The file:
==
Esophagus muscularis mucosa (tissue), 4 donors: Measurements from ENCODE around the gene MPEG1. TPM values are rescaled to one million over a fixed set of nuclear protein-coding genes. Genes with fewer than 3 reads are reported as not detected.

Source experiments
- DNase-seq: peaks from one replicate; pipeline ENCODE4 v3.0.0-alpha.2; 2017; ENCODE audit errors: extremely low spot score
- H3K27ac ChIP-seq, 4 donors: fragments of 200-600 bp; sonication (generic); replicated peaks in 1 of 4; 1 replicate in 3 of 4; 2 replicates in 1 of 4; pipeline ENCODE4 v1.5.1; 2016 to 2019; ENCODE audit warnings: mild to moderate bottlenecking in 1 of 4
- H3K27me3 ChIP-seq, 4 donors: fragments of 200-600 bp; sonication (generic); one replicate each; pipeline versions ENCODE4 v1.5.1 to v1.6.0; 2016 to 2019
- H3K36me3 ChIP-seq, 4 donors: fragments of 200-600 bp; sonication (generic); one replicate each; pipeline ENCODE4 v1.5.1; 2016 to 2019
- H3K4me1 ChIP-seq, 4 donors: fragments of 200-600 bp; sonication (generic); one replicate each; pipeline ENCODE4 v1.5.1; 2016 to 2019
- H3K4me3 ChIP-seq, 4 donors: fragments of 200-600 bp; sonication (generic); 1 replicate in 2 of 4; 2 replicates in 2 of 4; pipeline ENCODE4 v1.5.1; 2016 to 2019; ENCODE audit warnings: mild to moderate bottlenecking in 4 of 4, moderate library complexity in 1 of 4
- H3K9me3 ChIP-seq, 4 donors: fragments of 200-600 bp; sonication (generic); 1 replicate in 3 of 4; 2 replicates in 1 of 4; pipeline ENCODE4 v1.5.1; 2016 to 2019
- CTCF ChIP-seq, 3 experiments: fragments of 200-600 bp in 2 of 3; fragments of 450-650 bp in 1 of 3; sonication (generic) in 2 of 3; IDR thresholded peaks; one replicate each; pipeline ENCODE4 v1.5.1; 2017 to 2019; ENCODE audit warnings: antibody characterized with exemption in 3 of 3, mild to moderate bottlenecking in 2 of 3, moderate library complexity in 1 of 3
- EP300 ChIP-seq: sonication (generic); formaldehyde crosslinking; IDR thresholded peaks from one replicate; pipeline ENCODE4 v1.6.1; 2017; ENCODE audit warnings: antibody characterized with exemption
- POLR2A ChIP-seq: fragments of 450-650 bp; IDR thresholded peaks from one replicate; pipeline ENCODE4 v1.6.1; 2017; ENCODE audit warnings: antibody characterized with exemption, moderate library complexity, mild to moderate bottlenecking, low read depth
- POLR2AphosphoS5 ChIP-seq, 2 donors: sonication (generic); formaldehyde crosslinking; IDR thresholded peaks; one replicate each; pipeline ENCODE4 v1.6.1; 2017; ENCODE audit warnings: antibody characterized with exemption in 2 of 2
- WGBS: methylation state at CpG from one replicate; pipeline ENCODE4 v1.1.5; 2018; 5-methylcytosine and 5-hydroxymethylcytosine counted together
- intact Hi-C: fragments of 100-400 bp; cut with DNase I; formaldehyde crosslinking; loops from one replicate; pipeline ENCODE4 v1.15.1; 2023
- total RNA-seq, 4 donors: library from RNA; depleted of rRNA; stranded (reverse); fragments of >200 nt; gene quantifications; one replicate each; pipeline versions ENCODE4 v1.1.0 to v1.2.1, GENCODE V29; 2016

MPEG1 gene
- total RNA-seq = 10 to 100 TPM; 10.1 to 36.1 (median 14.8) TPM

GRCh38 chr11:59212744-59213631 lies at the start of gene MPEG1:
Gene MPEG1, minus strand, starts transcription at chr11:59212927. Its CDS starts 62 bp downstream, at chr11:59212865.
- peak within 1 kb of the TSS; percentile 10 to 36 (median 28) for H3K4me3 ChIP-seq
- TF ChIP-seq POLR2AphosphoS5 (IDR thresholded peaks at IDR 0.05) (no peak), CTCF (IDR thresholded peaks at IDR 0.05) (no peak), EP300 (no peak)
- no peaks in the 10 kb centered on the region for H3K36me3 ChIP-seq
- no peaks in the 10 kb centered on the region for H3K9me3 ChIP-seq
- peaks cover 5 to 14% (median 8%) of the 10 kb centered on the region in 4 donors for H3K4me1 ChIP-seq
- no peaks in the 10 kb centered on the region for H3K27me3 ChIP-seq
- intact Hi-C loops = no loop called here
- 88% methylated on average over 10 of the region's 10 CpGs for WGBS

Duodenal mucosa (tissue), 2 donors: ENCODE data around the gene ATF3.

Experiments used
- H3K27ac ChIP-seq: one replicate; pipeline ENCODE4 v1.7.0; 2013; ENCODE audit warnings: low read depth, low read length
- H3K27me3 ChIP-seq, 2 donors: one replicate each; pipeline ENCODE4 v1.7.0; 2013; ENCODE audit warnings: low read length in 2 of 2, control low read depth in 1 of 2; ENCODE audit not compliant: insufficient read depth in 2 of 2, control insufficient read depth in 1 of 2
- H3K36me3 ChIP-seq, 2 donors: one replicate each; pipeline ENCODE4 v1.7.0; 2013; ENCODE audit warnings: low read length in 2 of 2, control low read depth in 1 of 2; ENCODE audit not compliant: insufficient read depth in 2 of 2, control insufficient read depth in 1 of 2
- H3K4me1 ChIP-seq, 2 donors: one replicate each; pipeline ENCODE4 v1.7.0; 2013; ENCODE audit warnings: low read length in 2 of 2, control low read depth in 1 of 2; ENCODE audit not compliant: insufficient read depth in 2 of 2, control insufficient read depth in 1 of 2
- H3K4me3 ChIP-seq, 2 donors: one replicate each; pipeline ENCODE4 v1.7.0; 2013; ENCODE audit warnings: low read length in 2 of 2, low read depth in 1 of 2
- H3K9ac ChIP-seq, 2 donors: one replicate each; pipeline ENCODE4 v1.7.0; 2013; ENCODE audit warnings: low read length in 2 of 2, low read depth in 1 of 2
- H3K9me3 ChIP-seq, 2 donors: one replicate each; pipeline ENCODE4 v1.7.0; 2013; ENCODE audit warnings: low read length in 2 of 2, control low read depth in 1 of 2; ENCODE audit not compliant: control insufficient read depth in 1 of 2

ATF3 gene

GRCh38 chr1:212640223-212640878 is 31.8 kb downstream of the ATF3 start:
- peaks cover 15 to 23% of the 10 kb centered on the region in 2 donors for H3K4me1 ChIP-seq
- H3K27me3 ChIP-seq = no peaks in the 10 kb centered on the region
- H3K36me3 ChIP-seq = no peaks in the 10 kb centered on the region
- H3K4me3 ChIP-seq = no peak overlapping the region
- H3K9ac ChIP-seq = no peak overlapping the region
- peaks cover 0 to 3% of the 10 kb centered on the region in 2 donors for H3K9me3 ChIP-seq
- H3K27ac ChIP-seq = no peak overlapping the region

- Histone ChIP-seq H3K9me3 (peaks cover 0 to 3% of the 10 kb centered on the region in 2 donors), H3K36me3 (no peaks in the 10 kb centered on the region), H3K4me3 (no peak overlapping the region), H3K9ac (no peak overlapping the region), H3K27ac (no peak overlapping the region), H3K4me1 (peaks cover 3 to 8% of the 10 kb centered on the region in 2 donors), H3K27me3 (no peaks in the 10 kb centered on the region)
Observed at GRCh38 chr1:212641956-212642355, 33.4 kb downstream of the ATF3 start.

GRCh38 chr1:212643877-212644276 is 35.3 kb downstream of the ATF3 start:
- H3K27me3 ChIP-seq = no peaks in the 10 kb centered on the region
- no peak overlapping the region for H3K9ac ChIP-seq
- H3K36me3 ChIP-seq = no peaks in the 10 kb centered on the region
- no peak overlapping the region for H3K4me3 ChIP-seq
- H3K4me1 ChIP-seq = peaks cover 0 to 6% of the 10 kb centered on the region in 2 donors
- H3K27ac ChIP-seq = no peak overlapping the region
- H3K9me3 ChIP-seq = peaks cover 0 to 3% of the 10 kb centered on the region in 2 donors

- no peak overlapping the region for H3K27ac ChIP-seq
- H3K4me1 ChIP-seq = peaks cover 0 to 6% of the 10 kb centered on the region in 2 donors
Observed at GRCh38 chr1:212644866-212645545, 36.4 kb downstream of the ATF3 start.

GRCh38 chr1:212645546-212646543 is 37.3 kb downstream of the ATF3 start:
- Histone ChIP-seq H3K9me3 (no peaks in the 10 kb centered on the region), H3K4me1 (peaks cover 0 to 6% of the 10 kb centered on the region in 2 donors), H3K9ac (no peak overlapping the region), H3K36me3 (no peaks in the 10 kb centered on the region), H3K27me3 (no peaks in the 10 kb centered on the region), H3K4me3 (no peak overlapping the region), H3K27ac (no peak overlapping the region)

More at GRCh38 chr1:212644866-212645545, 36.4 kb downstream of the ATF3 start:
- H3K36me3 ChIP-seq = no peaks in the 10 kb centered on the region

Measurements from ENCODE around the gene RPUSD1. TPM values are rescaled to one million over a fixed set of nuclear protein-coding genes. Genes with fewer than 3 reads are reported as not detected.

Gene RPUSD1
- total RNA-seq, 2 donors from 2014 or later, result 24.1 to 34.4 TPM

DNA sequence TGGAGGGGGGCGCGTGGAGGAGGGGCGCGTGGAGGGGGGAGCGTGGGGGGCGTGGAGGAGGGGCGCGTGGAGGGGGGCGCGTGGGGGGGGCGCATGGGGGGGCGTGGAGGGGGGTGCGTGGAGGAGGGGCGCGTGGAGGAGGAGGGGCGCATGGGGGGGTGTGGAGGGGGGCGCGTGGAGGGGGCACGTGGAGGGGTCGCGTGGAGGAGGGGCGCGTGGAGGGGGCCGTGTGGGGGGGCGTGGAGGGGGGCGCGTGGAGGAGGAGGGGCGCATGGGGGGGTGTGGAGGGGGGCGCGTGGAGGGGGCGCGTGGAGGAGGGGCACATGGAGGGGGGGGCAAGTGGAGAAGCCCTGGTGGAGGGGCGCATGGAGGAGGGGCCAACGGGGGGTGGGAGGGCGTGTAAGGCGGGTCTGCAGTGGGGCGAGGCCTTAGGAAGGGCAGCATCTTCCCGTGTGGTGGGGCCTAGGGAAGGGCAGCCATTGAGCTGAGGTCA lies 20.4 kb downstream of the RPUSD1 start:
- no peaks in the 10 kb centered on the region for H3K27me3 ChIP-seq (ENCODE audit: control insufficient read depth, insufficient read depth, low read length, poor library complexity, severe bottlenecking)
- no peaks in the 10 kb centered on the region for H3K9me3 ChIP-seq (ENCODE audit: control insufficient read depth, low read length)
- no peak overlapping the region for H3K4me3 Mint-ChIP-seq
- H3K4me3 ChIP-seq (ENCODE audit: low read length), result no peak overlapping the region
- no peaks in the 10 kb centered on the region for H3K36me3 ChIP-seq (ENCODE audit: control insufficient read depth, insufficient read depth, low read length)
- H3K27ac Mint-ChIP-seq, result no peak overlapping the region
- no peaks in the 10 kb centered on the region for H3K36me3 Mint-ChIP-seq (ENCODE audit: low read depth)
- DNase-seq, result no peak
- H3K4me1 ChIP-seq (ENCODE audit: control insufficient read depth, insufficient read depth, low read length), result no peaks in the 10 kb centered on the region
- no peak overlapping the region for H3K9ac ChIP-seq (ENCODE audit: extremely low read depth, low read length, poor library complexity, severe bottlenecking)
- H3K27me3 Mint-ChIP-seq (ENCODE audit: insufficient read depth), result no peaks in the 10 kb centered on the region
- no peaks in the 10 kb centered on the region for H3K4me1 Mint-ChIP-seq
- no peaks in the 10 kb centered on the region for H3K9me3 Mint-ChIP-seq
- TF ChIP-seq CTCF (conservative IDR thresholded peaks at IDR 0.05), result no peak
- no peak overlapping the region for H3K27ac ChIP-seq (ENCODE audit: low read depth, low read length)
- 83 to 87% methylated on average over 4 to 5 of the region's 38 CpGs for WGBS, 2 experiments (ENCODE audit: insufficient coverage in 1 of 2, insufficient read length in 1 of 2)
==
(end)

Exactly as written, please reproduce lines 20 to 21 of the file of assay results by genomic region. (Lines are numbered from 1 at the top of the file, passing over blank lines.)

Gene MPEG1, minus strand, starts transcription at chr11:59212927. Its CDS starts 62 bp downstream, at chr11:59212865.
- peak within 1 kb of the TSS; percentile 10 to 36 (median 28) for H3K4me3 ChIP-seq